E-Estonia—“Europe’s Silicon Valley” or a New “1984”?



The Estonian state has in its responses to political risks stemming from the cyberspace the primary goal to be more and more efficient and providing services within a close cooperation with the business. The German state, on the contrary, is based on hierarchies and loyalties, inner systems based on a strong civil servant sector with tendencies of keeping the status quo. Estonia, a country as big as Munich, with only 1.3 million inhabitants, already has a fully digitalized administration. The Estonian society is integrated which also counts for the elderly. For all of them there is tax declarations with just a few clicks, a daily life without papers, and the possibility for e-voting. The difference to Germany is huge. It is a question of an open mindset diminishing the power of bureaucracy in the country. But this does not fall out of the blue. Even Estonia had its wake-up call, helping Estonians to become experts in cyber defense today. However, back in 2007, the country was the target of a major cyberattack against its official cyber structures.


  1. BBC news. (2017). How a cyber attack transformed Estonia. 27 April 2018. Accessed on May 27, 2018.
  2. Bershidsky, L. (2015). Estonia’s Overhyped Silicon Valley. In, 5 March 2018. Accessed on May 27, 2018.
  3. Drechsler, W. (2018). Software—das Ende des Staates? Was Europa von Estland lernen kann. In Rat für Forschung und Technologieentwicklung Re:thinking Europe (pp. 288–305). Positionen zur Gestaltung einer Idee, Wien.Google Scholar
  4. Estonian world. (2013). Estonia to export its Data Exchange Layer X-Road to Finland. Accessed on May 27, 2018.
  5. Hartleb, F. (2013). Digital campaigning and the growing anti-elitism: The Pirates and Beppe Grillo. European View, 12(1), 135–142. (Springer Press).CrossRefGoogle Scholar
  6. Hartleb, F. (2016). E-government. Von Estland lernen? Innovative Verwaltung. Fachzeitschrift für modernes Verwaltungsmanagement, 7–8, 38–41.Google Scholar
  7. Hartleb, F. (2017). Montgelas 4.0. Der Freistaat Bayern auf dem Weg zu einem modernen e-government. Ergebnisse einer repräsentativen Umfrage im Auftrag von Adobe Systems. Munich. Accessed on May 27, 2018.
  8. Hartleb, F. (2018). Die Mär von der Zweiklassengesellschaft durch Digitalisierung. Empirische Befunde aus dem IT-Land Estland. Verwaltung & Management. Zeitschrift für moderne Verwaltung, 24(2), 100–106.Google Scholar
  9. Heath, R. (2017). Test driving the ultimate connected society: (E-)stonia. In Politico, 23 May 2018. Accessed on May 27, 2018.
  10. Heller, N. (2017) Estonia, the digital republic. In New Yorker, December 2017, Accessed on May 27, 2018.
  11. Ilves, T. H. (2017). Dankesworte for the win of the Reinhard Mohn-Prize 2017 ‘Smart country’. Speech manuscript, Bertelsmann-Stiftung, Gütersloh, 29 June 2017. Accessed on May 27, 2018.
  12. Kalb, J. (1999). After technocracy and postmodernism. Modern Age, 41(2), 168–172.Google Scholar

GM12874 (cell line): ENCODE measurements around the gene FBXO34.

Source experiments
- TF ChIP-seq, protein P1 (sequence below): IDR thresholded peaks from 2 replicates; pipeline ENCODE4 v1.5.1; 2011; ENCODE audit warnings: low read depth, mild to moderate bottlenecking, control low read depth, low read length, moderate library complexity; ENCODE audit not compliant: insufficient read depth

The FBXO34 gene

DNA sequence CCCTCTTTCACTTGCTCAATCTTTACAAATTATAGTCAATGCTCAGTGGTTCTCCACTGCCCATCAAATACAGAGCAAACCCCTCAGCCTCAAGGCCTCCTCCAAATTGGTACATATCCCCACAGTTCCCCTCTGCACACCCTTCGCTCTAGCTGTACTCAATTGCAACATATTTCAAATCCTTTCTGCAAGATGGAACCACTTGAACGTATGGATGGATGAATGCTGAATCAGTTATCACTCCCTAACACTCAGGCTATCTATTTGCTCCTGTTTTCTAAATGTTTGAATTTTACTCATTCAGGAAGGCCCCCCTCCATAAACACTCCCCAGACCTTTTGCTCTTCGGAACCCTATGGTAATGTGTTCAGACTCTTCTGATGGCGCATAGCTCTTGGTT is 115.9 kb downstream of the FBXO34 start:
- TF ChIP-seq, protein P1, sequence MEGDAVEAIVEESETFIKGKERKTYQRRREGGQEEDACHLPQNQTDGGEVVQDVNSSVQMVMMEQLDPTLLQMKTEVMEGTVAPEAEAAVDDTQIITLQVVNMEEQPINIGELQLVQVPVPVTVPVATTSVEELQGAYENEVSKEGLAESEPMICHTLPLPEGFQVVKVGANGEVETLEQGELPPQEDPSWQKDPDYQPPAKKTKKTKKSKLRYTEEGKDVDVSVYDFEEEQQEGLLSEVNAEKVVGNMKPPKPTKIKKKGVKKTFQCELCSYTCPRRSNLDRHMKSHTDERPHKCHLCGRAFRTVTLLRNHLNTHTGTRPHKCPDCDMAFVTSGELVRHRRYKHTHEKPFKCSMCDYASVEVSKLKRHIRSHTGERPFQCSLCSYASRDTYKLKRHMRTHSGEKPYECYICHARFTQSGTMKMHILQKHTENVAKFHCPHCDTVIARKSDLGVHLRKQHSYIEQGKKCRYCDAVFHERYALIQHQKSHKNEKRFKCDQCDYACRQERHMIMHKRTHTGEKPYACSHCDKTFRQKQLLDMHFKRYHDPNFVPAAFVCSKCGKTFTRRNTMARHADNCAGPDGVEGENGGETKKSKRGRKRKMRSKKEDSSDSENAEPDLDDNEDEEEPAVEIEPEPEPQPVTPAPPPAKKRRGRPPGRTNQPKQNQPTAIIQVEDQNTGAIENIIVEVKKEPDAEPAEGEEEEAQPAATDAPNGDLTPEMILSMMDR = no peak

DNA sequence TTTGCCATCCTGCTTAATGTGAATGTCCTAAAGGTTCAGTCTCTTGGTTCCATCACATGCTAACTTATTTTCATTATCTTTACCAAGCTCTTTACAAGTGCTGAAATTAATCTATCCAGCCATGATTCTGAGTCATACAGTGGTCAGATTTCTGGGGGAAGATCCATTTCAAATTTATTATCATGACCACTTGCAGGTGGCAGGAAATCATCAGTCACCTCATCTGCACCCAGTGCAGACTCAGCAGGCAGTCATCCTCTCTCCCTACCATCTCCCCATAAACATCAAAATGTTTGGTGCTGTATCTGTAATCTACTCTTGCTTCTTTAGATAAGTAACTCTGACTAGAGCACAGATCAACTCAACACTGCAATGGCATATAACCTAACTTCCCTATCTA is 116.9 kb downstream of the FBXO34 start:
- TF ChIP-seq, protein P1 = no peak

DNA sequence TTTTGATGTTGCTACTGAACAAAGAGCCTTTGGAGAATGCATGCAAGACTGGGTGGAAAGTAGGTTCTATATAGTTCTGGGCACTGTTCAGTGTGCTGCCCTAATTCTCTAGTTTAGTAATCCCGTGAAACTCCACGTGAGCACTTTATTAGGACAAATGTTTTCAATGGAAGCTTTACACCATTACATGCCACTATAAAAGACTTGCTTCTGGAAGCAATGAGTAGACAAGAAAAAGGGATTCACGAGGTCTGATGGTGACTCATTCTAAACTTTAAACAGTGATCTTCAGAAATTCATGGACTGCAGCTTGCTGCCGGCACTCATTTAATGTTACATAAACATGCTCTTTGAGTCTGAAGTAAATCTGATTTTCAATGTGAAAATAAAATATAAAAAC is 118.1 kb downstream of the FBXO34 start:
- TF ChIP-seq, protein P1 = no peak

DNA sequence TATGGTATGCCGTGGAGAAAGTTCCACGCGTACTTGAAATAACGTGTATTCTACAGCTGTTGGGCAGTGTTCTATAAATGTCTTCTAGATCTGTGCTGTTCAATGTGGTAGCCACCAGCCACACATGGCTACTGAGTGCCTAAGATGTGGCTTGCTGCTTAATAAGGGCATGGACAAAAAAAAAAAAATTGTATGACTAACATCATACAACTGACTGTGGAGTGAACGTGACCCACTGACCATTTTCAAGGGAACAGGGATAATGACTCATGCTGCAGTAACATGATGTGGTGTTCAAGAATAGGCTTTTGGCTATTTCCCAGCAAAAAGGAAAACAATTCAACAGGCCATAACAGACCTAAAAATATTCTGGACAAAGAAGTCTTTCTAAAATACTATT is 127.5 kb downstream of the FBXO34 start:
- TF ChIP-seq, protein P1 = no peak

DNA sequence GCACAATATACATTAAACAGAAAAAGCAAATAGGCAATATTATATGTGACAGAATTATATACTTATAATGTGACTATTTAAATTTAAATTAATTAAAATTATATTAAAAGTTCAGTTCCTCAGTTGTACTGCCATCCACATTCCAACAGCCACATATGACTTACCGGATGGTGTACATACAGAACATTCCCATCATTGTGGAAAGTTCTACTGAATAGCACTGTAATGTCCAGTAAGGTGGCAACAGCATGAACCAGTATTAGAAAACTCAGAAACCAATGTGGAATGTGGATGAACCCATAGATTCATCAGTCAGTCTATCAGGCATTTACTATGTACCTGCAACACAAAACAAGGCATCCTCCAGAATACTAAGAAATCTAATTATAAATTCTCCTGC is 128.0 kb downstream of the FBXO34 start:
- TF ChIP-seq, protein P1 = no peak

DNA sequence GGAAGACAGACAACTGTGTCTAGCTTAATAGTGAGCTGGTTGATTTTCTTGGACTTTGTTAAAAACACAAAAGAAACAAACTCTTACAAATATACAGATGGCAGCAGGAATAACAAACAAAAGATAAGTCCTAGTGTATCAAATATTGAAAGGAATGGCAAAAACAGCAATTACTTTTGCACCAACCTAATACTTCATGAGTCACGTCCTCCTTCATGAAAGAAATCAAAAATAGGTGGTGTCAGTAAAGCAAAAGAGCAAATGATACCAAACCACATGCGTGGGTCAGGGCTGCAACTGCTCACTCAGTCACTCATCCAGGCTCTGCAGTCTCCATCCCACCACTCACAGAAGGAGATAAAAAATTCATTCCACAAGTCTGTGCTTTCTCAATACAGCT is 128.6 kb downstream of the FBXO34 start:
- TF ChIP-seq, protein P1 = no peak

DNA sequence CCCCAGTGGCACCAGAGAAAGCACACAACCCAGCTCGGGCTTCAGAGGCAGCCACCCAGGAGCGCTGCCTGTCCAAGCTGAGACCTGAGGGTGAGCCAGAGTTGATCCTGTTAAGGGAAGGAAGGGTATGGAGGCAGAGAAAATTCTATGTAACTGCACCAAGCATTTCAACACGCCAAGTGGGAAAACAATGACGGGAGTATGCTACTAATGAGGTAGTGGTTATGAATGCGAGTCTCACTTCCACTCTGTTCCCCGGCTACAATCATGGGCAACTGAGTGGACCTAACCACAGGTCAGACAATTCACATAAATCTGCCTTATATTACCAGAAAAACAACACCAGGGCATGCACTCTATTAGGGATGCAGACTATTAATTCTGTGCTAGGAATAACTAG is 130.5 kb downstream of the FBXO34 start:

13. Kaminski, K. (2015). Estland, das Silicon Valley Europas? In Spiegel online, 14 March 2015. Accessed on May 27, 2018.
  14. Kotka, T., Alvarez del Castillo, C. I. V., & Korjus, K. (2015). Estonian e-Residency: Redefining the National-State in the Digital Era. Working Paper, University of Oxford. Accessed on May 27, 2018.
  15. Leyden, J. (2017). Never mind the WPA2 drama… Details emerge of TPM key cockup that hits tonnes of devices. The Register, 16 October 2017. Accessed on May 27, 2018.
  16. Merten, M. (2018). E-residency. Taugt Estland als Vorbild für andere Staaten? In WirtschaftsWoche, 23 March 2018. Accessed on May 27, 2018.
  17. Precht, D. (2018). Jäger, Hirten, Kritiker. Eine Utopie für die digitale Gesellschaft. München: Goldmann.Google Scholar
  18. (2017). ECB’s Draghi rejects Estonia’s virtual currency idea. 7 September 2017. Accessed on May 27, 2018.
  19. Schmundt, H. (2016). Estland. Cyblabla in Laptopia. In Der Spiegel, 9 January 2016 (pp. 102–103).Google Scholar
  20. Scott, M. (2014). Estonians embrace life in a digital world. In New York Times, 8 October 2014. Accessed on May 27, 2018.
  21. Sikkut, S. (June, 2017). Creating the super smart society. IM io. Das Magazin für Innovation, Organisation und Management, (2), 94–97.Google Scholar
  22. Simson, M. (2018). Presentation, E-Estonia, E-Estonia-showroom, Tallinn.Google Scholar
  23. Solvak, M., & Vassil, K. (2016) E-voting in Estonia. Tartu. Accessed on May 27, 2018.
  24. Sundberg, M. (2014). Old world language families. Accessed on May 27, 2018.
  25. Vaarik, D. (2015). White Paper on Estonian’s digital ideology. Tallinn. Accessed on May 27, 2018.
  26. Vinkel, P., & Krimmer, R. (2017). The how and why to internet voting an attempt to explain E-Stonia. In R. Krimmer et al. (Eds.), Electronic Voting (pp. 178–191) Heidelberg: Springer.Google Scholar

Copyright information

© Springer Nature Switzerland AG 2020

Authors and Affiliations

  1. 1.TallinnEstonia

Personalised recommendations